Small Meat Processors & Regulatory Burden – NMPAN Evaluates The Impact of Federal Agency Oversight

Author: Rebecca Thistlethwaite Director, Niche Meat Processor Assistance Network, Oregon State University 

Publication: Fall 2021

The Niche Meat Processor Assistance Network, a project of the Center for Small Farms, was contracted to write an external evaluation of how USDA Food Safety and Inspection Services (FSIS) provides support and oversight for the small and very small meat processing establishments that they inspect. NMPAN submitted the final report to FSIS in December 2020 and FSIS published it to their website ( publications/2020-report-guidance-and-outreach- small-and-very-small-meat-processors) in June of 2021.

This report (https://www.fsis. media_file/2021-06/2020 Report on Small-Very Small Processor Outreach.pdf ), was authorized by Congress in the 2018 Farm Bill. Its purpose was to assess the USDA Food Safety and Inspection Service’s (FSIS) interactions with small and very small meat processors in three main areas: outreach, information tools, and responsiveness. Small and very small meat processors are very different from large processors in fundamental ways, not just their scale of operation. These differences have implications for the effectiveness of FSIS communication with SVS plants.

According to the Meat and Poultry Inspection Directory, of all inspected meat slaughter and processing establishments, 6.5% are large-scale with over 500 employees, 39% are small-scale with 10-499 employees, and 55% are very small in scale with less than 10 employees. Thus, the vast majority of establishments that FSIS inspects are considered small or very small (SVS) processors.

FSIS has released some new demographic datasets that help illustrate the vast differences in slaughter and processing volumes at plants of various sizes (Tables 1-2). Most SVS plants fall into the lowest three volume brackets for slaughter and processing. For slaughter, 66% of the 1,091 of plants that slaughter livestock or poultry are in the lowest three volume brackets of animal slaughter establishments. For processing, 73% of 5,465 plants are in the
lowest three volume brackets of meat processing establishments. Once again, the majority of meat processing plants that FSIS inspects are small volume establishments. As their main constituency, it is important that they are responsive to their needs. That is the main impetus for the NMPAN report.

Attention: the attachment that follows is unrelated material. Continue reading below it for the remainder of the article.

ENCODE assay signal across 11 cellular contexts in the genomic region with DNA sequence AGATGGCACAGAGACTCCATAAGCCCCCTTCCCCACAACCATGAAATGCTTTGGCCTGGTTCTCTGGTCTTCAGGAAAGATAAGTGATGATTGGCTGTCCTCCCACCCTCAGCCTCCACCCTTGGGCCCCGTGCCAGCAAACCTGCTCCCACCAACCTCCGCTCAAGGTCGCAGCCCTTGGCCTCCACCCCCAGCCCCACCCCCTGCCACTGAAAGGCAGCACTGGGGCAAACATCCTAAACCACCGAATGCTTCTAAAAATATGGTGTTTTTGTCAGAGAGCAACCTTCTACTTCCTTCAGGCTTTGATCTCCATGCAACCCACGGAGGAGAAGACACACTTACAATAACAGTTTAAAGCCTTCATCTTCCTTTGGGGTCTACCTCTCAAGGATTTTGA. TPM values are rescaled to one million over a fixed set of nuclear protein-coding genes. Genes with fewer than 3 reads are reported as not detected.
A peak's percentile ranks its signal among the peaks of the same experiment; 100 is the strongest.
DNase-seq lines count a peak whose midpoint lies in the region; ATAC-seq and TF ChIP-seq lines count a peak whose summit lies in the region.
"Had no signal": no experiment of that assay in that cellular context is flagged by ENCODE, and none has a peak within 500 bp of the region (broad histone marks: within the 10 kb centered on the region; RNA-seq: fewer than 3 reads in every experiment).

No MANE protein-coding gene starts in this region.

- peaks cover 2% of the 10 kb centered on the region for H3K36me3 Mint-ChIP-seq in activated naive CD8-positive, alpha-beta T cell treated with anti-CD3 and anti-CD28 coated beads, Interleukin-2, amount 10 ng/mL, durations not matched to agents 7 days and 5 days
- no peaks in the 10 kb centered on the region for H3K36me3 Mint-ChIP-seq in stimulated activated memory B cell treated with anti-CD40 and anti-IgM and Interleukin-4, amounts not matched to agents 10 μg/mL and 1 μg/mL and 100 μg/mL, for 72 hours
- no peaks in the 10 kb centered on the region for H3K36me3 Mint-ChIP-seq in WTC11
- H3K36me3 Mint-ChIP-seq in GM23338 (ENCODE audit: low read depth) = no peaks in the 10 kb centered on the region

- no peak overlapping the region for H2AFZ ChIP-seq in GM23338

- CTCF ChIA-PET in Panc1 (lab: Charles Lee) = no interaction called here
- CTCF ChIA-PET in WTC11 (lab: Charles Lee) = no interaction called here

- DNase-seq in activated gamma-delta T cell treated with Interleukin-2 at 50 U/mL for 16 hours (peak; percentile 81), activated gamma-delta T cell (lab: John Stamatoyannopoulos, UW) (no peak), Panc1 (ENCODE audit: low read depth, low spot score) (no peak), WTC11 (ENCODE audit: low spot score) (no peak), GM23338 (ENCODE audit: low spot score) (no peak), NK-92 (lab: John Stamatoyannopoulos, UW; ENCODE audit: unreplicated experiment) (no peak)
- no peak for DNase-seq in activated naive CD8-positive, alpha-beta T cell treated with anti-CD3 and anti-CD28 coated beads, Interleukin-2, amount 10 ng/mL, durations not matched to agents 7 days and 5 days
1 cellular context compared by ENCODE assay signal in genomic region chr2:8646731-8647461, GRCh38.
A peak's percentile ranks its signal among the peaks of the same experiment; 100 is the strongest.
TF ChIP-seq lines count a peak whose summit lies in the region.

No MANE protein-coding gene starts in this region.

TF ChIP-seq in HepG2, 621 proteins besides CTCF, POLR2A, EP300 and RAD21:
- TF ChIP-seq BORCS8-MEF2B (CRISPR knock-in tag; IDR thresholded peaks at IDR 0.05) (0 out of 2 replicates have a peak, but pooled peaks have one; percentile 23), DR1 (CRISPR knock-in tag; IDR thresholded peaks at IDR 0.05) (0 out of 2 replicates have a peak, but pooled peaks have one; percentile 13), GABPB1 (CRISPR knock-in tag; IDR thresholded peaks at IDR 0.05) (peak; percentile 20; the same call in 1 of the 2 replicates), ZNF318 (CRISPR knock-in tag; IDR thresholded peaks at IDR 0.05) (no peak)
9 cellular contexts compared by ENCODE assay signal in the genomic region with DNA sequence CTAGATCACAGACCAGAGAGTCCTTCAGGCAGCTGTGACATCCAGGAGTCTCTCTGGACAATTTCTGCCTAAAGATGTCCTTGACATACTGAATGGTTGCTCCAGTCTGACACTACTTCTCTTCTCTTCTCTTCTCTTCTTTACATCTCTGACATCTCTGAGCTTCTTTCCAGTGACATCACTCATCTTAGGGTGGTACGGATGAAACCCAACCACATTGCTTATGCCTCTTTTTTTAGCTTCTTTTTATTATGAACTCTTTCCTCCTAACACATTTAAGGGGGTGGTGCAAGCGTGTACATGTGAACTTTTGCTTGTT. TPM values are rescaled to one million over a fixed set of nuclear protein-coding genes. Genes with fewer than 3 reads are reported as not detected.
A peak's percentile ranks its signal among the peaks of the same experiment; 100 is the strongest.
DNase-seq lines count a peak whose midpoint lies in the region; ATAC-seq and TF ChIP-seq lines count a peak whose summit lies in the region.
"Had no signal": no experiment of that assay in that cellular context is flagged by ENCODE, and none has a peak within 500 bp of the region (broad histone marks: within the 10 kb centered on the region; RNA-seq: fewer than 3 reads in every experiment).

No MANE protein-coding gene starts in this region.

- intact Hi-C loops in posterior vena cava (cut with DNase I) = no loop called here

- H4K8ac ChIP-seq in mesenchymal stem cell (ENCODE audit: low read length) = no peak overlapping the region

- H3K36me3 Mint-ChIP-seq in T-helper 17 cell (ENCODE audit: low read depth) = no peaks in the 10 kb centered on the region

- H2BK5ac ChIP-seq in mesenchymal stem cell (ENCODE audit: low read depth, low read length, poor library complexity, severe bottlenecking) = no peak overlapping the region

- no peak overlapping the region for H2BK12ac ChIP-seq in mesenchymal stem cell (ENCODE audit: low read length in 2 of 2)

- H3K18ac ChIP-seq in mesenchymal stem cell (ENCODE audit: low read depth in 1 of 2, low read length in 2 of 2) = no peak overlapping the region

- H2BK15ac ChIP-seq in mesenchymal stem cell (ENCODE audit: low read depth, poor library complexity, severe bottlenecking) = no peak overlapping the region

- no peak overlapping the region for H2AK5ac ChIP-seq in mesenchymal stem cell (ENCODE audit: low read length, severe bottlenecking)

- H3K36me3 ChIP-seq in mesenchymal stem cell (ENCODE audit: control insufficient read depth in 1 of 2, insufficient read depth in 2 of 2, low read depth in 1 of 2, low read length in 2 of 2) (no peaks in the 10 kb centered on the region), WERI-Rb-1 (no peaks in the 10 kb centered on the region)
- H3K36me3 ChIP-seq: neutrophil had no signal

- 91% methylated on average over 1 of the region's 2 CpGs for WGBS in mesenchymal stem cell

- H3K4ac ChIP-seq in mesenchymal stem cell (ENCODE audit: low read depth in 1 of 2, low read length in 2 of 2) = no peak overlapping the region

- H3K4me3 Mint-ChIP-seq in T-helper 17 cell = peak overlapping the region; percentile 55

Assessments of outreach, information tools, and responsiveness were conducted by compiling feedback from SVS processors about their experiences with the FSIS and comparing those experiences to FSIS policy and its recent efforts in the relevant topic areas. Processor feedback was collected via round table discussions, surveys, interviews, and key informant reviews of early versions of this report.

One interesting part of the report was the special case study regarding humane handling violations in small facilities. It is an area that small plants struggle with, particularly around the issue of mis-stuns (not rendering the animal senseless on the first knock or shot). Through research, NMPAN found out that 98.2% of all humane handling violations were received by SVS plants, even though they make up 93.5% of inspected establishments. Small plants were also more likely to be shut down for more days than large plants, with a median number of 3 days as compared to 1 day for large plants. This is disparity is a frequent area of concern for SVS plants and one that this report highlighted extensively.

Key recommendations from the report include:

  • Continuing to find ways for small and very small processors to interact and share experiences directly with high- level FSIS leadership.
  • Standardizing the information provided by FSIS across plat forms, documents, and personnel to eliminate conflicting or confusing information.
  • Studying inspection decisions and enforcement actions across circuits, districts, and inspectors to identify potential inconsistencies or biases.
  • Frequently updating information sources to eliminate out -of -date information.
  • Upgrading information access tools.
  • Providing explicit benchmarks and procedural guidance for meeting regulatory requirements with the time and financial constraints of SVS plants in mind.
  • Closely examining humane handling regulatory procedures for small and very small plants.

According to the FSIS website, they have made an effort in recent years to collect small and very small processor feedback through roundtable listening sessions, something that NMPAN has been a lead organizer of (along with the National Sustainable Agriculture Coalition). Also, in the last 8 months of 2021, FSIS has made new guidance documents and webinar resources targeted to issues those small plants face. These efforts are appreciated, and we at NMPAN (along with our members) hope that they represent a renewed effort by FSIS to connect with their small and very small plant stakeholders that will continue well into the future.

To download the full report, please go here: https:// file/2021-06/2020%20Report%20on%20Small- Very%20Small%20Processor%20Outreach.pdf